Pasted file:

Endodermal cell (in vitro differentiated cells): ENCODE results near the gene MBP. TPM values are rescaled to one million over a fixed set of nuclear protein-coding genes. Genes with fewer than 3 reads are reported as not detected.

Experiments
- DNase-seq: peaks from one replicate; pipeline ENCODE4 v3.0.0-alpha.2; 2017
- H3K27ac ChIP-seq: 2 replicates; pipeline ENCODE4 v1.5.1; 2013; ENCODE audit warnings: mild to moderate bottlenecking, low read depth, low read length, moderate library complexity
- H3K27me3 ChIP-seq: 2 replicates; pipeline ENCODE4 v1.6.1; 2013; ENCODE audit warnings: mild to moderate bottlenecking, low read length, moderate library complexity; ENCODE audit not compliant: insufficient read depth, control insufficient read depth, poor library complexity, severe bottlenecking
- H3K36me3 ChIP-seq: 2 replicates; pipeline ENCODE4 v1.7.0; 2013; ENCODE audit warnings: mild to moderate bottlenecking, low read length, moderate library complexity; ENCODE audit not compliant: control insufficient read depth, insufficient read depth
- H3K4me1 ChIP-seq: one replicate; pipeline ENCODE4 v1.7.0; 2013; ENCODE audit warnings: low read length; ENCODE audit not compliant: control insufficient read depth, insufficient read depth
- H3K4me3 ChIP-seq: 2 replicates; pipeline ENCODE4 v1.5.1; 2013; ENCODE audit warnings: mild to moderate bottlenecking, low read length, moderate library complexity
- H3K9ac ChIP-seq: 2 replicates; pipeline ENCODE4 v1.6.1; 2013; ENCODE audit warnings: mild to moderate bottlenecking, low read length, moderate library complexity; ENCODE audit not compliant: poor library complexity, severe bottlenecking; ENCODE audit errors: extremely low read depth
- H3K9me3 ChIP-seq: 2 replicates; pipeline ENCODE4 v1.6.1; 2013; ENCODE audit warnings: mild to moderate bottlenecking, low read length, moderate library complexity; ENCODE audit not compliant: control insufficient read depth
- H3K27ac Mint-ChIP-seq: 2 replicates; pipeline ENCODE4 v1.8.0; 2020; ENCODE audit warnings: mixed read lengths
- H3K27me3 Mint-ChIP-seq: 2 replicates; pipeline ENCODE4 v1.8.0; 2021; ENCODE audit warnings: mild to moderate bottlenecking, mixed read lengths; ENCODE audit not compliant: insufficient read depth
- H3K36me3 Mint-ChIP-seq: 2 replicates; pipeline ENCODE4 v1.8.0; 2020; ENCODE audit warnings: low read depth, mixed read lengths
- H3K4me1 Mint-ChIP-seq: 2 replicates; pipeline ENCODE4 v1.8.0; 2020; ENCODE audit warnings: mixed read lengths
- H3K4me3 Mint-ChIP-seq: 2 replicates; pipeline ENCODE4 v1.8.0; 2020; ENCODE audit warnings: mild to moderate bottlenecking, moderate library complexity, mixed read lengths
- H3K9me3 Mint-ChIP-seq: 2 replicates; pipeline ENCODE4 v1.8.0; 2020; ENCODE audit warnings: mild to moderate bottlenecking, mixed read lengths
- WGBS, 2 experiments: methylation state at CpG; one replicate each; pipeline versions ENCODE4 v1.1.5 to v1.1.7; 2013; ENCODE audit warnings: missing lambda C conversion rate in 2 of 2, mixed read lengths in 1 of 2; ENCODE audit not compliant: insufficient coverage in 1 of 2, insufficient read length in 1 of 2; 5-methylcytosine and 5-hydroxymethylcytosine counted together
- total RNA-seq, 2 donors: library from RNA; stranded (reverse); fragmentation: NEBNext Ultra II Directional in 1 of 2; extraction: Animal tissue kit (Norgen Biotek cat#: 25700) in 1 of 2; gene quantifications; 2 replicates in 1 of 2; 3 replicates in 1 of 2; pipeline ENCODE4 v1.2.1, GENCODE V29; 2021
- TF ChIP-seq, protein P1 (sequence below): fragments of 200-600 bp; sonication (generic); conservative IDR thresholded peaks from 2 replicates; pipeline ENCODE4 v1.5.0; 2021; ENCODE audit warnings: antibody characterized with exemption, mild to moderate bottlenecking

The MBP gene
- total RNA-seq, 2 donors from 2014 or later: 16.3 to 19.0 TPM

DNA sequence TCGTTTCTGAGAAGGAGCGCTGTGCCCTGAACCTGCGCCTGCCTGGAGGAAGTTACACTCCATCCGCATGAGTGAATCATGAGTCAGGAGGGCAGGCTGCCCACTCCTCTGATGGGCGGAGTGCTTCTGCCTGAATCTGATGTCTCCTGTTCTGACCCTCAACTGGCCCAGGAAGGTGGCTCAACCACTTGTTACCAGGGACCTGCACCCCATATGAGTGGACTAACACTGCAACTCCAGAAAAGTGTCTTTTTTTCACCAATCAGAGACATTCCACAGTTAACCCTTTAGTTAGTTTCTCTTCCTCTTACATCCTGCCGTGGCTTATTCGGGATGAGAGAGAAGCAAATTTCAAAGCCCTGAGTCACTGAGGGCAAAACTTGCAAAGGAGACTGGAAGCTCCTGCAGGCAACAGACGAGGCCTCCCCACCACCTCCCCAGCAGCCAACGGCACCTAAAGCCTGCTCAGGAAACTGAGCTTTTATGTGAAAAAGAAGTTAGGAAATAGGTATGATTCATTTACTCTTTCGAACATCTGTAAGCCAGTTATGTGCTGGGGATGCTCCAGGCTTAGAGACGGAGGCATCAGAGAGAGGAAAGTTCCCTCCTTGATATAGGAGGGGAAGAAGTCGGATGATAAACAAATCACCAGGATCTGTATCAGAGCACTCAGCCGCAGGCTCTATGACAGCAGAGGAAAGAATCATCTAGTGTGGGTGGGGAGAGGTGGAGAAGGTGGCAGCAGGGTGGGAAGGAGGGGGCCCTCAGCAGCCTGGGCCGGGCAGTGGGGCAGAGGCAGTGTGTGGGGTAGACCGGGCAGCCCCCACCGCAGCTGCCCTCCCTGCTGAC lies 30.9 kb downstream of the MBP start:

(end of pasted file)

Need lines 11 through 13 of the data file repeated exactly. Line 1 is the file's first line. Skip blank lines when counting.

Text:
- H3K27ac Mint-ChIP-seq: 2 replicates; pipeline ENCODE4 v1.8.0; 2020; ENCODE audit warnings: mixed read lengths
- H3K27me3 Mint-ChIP-seq: 2 replicates; pipeline ENCODE4 v1.8.0; 2021; ENCODE audit warnings: mild to moderate bottlenecking, mixed read lengths; ENCODE audit not compliant: insufficient read depth
- H3K36me3 Mint-ChIP-seq: 2 replicates; pipeline ENCODE4 v1.8.0; 2020; ENCODE audit warnings: low read depth, mixed read lengths